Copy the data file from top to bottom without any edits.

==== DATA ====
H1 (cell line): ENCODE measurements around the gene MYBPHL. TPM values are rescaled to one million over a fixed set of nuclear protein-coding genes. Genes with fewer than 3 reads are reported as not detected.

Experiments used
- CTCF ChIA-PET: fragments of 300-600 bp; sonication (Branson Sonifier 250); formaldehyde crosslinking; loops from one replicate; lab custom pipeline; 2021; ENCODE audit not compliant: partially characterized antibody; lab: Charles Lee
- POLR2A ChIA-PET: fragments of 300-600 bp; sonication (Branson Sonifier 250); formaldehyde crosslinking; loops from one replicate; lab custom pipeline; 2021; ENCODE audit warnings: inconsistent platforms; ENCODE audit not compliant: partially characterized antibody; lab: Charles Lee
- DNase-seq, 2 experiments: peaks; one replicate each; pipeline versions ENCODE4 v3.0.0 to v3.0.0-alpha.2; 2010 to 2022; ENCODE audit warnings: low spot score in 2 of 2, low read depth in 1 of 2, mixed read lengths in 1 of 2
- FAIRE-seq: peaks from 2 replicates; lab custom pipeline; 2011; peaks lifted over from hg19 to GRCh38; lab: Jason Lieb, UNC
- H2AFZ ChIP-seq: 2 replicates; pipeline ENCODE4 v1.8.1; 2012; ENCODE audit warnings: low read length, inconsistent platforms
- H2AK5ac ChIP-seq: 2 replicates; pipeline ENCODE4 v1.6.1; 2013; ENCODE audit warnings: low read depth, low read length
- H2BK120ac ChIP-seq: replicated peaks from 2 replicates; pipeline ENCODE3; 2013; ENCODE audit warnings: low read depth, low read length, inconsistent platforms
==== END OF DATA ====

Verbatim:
H1 (cell line): ENCODE measurements around the gene MYBPHL. TPM values are rescaled to one million over a fixed set of nuclear protein-coding genes. Genes with fewer than 3 reads are reported as not detected.

Experiments used
- CTCF ChIA-PET: fragments of 300-600 bp; sonication (Branson Sonifier 250); formaldehyde crosslinking; loops from one replicate; lab custom pipeline; 2021; ENCODE audit not compliant: partially characterized antibody; lab: Charles Lee
- POLR2A ChIA-PET: fragments of 300-600 bp; sonication (Branson Sonifier 250); formaldehyde crosslinking; loops from one replicate; lab custom pipeline; 2021; ENCODE audit warnings: inconsistent platforms; ENCODE audit not compliant: partially characterized antibody; lab: Charles Lee
- DNase-seq, 2 experiments: peaks; one replicate each; pipeline versions ENCODE4 v3.0.0 to v3.0.0-alpha.2; 2010 to 2022; ENCODE audit warnings: low spot score in 2 of 2, low read depth in 1 of 2, mixed read lengths in 1 of 2
- FAIRE-seq: peaks from 2 replicates; lab custom pipeline; 2011; peaks lifted over from hg19 to GRCh38; lab: Jason Lieb, UNC
- H2AFZ ChIP-seq: 2 replicates; pipeline ENCODE4 v1.8.1; 2012; ENCODE audit warnings: low read length, inconsistent platforms
- H2AK5ac ChIP-seq: 2 replicates; pipeline ENCODE4 v1.6.1; 2013; ENCODE audit warnings: low read depth, low read length
- H2BK120ac ChIP-seq: replicated peaks from 2 replicates; pipeline ENCODE3; 2013; ENCODE audit warnings: low read depth, low read length, inconsistent platforms